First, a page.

At 6:30 on a weekend morning, the road is quiet, unsullied by the sounds and smells of the usual workday traffic. Morning walkers pass by at a leisurely pace. All of a sudden, this peaceful scene is disturbed by a flurry of movement at the roadside. As Sunil Kumara begins to unload his plastic pitchers and pots, people gather at his stall, impatient for the potion master to set up shop.
Words Jennifer Paldano Photographs Mahesh Bandara
They’ve come for Sunil’s famous ‘kenda’, a traditional morning drink made from a variety of aromatic and medicinal plants and millets. Sri Lankans have been drinking the stuff for ages, but what was once a trial is now a treat, with skilled chefs like Sunil working their magic and making kenda as delicious as it is healthy.
The hive of activity around Sunil’s stall this morning is a familiar spectacle for those that live in the area. Vehicles slow and stop, and loyal customers make their way over to sample his latest kenda creation. You’ll spot foreigners among the melee too, led by local guides eager to offer a taste of traditional Sri Lanka culinary culture.
Demand is high, but Sunil never loses his cool, serving kenda, washing the empties and exchanging pleasantries with a steady stream of customers hungry for their first meal of the day. It’s a satisfying state of affairs for a man whose day starts at two o’clock in the morning and only finishes once the last drop of kenda is gulped down in the afternoon.
For a first-time visitor to Sunil’s kiosk, the word ‘multivitamin’ has the sound of a mantra, so often, is it recited by the hoard of waiting customers. It’s the name of one of his most popular drinks, a unique blend of several herbal soups.
It’s not the only local favourite. Unlike most kenda sellers, Sunil serves at least eight different types of herbal drinks each day, offering remedies for a range of disorders. Who needs protein-infused commercial energy drinks when you can build physical strength and stamina with kenda made from vel penela and kollu (better known as horse gram). Keep sugar at bay with a drink of neeramulliya (marsh barbell) and kurakkan millet, or try bitter gourd soup sweetened with a piece of jaggery. Soothe the irritation of gastritis with kenda made from karapincha, the aromatic curry leaf used to spice up so many Sri Lankan dishes, and the flower of the kitul fruit.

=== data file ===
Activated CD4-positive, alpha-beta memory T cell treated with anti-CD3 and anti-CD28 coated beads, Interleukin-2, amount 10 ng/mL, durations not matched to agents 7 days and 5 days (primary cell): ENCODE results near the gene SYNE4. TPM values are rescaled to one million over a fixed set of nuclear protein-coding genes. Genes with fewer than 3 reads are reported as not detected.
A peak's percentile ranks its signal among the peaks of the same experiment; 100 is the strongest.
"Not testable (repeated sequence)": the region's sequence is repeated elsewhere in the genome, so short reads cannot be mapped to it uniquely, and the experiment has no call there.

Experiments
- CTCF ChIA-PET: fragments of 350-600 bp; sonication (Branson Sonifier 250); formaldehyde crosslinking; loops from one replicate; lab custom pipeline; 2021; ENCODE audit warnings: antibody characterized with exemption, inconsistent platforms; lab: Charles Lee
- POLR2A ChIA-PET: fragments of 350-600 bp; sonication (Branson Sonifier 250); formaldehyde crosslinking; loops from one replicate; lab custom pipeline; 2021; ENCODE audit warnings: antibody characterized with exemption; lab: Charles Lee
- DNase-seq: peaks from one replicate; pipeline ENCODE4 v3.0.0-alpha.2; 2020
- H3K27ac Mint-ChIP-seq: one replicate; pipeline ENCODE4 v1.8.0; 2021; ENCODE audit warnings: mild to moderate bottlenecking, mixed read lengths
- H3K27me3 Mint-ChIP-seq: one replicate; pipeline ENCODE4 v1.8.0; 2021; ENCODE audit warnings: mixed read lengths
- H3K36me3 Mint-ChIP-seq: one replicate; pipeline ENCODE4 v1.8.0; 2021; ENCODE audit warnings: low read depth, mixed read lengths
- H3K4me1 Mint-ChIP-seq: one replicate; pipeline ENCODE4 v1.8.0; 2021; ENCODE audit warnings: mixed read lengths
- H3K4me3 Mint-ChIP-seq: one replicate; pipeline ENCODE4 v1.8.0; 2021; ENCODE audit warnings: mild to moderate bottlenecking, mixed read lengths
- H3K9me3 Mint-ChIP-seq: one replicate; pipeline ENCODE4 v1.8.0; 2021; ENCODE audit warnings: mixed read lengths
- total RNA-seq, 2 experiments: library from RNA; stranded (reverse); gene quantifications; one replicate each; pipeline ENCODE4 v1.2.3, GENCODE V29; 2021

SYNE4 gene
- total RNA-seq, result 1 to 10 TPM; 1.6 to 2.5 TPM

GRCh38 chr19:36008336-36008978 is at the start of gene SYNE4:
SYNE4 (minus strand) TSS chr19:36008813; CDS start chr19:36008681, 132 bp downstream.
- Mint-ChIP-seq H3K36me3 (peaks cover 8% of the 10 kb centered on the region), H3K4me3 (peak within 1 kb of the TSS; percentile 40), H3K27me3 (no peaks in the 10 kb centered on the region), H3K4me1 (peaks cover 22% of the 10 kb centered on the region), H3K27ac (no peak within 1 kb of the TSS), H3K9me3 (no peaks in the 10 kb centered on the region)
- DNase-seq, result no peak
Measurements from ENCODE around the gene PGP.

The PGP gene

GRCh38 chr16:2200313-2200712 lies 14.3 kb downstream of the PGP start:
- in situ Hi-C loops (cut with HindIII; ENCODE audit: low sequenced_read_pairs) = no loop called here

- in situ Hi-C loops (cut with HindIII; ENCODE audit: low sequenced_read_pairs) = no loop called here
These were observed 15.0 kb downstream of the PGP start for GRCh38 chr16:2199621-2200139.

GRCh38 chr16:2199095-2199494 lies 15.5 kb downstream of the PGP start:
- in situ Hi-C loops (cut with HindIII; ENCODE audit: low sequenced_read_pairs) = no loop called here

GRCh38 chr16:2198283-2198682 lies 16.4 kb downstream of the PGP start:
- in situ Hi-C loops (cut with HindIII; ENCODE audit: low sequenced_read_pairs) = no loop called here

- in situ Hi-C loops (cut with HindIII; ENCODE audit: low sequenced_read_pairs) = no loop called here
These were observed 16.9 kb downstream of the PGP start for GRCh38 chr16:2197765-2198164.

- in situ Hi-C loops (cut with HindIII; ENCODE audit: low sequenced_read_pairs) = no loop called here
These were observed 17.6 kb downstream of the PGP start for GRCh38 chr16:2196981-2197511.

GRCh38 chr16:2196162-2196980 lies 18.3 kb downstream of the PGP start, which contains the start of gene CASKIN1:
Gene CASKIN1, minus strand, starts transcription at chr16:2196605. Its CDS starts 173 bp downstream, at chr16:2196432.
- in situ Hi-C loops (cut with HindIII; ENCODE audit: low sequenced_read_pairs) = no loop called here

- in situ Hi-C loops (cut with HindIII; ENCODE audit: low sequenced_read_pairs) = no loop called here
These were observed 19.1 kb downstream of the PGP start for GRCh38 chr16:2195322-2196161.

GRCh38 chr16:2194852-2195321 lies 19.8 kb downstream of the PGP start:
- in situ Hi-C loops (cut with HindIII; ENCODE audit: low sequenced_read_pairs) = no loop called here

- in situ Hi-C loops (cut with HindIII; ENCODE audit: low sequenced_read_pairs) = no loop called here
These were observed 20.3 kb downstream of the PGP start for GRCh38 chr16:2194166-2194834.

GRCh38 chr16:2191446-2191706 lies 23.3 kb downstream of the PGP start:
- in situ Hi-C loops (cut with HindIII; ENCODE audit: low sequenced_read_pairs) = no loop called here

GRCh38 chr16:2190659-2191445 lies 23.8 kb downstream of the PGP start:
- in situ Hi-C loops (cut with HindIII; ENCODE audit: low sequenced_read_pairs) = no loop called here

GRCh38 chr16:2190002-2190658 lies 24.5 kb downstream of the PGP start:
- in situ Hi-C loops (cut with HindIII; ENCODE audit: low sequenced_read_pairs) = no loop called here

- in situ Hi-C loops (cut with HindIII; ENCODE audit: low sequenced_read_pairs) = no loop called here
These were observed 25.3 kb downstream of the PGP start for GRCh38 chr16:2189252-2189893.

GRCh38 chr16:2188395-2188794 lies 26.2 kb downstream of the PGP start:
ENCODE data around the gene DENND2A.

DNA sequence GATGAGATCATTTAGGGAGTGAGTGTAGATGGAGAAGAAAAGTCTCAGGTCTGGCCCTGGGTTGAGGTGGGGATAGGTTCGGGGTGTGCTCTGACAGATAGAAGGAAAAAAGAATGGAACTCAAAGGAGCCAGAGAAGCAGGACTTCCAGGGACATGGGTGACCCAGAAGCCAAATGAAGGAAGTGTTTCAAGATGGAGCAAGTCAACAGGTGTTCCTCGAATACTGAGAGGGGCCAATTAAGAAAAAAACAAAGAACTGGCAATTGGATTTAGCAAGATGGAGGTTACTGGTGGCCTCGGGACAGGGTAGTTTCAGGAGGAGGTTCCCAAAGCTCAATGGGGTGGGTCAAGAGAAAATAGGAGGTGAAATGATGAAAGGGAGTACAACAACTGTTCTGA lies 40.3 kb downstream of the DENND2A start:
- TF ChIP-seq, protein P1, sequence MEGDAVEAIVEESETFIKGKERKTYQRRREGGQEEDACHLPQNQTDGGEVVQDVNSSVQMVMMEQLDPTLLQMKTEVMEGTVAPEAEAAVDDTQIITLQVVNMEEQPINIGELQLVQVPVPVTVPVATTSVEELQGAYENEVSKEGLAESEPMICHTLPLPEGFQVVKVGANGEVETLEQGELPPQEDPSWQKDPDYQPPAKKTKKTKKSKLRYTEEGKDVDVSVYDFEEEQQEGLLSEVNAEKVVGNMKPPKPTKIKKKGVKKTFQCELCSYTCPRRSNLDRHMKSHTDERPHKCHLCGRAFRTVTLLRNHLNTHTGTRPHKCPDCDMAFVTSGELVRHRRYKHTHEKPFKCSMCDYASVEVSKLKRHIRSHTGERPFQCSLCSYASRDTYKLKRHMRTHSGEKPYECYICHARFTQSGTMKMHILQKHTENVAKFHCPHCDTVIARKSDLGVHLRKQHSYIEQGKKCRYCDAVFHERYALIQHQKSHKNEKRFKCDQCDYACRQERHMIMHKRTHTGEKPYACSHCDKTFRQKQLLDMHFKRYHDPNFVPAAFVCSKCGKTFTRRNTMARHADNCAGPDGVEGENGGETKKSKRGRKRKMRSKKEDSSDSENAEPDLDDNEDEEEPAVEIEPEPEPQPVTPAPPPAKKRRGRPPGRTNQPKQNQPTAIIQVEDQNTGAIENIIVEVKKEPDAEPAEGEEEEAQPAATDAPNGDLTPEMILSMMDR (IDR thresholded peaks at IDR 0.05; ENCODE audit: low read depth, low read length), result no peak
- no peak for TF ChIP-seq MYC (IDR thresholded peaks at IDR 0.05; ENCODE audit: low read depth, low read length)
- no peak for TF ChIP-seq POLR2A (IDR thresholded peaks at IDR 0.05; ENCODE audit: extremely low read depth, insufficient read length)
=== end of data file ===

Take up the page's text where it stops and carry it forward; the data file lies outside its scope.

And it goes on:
Open seven days a week, Sunil prepares nearly 250 glasses of kenda every day
Garlic kenda helps with body aches, while polpala (Aerva lanata) is a cure for urine infections. Sunil cooks up the leaves of the margosa tree that aid in the purification of the blood and prescribes kohila (Lasia) kenda for the reduction of toxins in the intestines and the prevention of intestinal disorders. Hathawariya (wild asparagus) is good for cooling the body, and gotu kola fends off sinusitis.
Kenda cooked with coconut milk is a tad too luxurious for the health conscious, prompting Sunil to make his drinks with water instead. The addition of rice – cooked in extra water for easy mashing – makes Sunil’s kenda a more substantial meal. A pinch of salt suffices for flavour, but he offers a range of other dishes too, to satisfy the varied tastes of his loyal customers: packets of rice and string hoppers, roti with spicy onion paste, boiled cassava and sweet potatoes. It’s an informal operation, with patrons happily helping themselves to provisions while waiting for their kenda to be served.
Open seven days a week, Sunil prepares nearly 250 glasses of kenda every day, selling at least 100 even on those days when the weather gods refuse to smile on his little roadside stall. Reasonably priced at 30 or 40 rupees each, depending on the type of drink, quality is always second to none. Rain or shine, good day or bad, you’ll find Sunil there, serving up the drink he knows better than anyone else.
He has just one day off a month, commemorating each Poya full moon day volunteering at the temple in his village. He’s happy to offer thanksgiving to the hand that has given him succour
345/4, Nugedeniya Road,
(+94) 723 767 728